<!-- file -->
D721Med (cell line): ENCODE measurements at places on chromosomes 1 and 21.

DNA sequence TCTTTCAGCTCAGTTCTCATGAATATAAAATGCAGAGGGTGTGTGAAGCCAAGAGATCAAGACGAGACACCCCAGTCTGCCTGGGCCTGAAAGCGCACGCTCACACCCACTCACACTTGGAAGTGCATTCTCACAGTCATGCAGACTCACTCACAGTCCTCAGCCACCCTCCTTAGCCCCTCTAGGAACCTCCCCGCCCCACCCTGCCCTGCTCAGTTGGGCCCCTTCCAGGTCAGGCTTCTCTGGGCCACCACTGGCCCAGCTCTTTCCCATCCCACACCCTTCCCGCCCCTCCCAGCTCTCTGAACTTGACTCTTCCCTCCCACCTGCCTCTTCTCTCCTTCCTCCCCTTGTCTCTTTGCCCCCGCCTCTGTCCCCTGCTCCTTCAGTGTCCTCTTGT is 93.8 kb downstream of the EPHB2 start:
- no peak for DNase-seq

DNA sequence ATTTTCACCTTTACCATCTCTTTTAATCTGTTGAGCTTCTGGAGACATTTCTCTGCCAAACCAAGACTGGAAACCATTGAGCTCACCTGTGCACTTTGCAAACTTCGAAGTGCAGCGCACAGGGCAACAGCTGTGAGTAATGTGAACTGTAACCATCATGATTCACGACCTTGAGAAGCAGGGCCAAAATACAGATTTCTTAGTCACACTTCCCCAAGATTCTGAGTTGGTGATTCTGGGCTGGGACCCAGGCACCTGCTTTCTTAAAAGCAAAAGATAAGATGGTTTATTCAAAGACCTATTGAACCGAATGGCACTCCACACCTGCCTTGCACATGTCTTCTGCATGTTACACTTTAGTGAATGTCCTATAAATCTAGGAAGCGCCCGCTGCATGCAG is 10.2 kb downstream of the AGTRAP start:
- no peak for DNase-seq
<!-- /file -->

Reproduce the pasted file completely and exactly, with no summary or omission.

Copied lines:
D721Med (cell line): ENCODE measurements at places on chromosomes 1 and 21.

DNA sequence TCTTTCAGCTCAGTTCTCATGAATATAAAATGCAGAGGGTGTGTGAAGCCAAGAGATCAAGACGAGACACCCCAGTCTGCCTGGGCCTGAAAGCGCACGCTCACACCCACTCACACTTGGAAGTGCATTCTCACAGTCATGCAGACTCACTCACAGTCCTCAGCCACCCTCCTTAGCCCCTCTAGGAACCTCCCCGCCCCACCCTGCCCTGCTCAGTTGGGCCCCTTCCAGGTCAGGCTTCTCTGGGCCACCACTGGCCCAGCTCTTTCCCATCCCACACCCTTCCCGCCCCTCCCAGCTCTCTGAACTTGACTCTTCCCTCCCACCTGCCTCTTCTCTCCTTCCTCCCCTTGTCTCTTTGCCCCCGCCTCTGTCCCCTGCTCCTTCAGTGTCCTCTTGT is 93.8 kb downstream of the EPHB2 start:
- no peak for DNase-seq

DNA sequence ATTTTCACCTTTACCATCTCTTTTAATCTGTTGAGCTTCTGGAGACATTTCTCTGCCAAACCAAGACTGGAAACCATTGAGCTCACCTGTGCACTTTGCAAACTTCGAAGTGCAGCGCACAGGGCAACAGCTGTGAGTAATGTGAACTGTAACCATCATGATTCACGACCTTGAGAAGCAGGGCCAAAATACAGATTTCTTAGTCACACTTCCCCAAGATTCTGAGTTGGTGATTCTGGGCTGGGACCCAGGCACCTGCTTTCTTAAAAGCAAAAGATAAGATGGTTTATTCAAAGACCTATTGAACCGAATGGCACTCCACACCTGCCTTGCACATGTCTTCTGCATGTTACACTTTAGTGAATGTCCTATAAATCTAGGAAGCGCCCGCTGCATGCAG is 10.2 kb downstream of the AGTRAP start:
- no peak for DNase-seq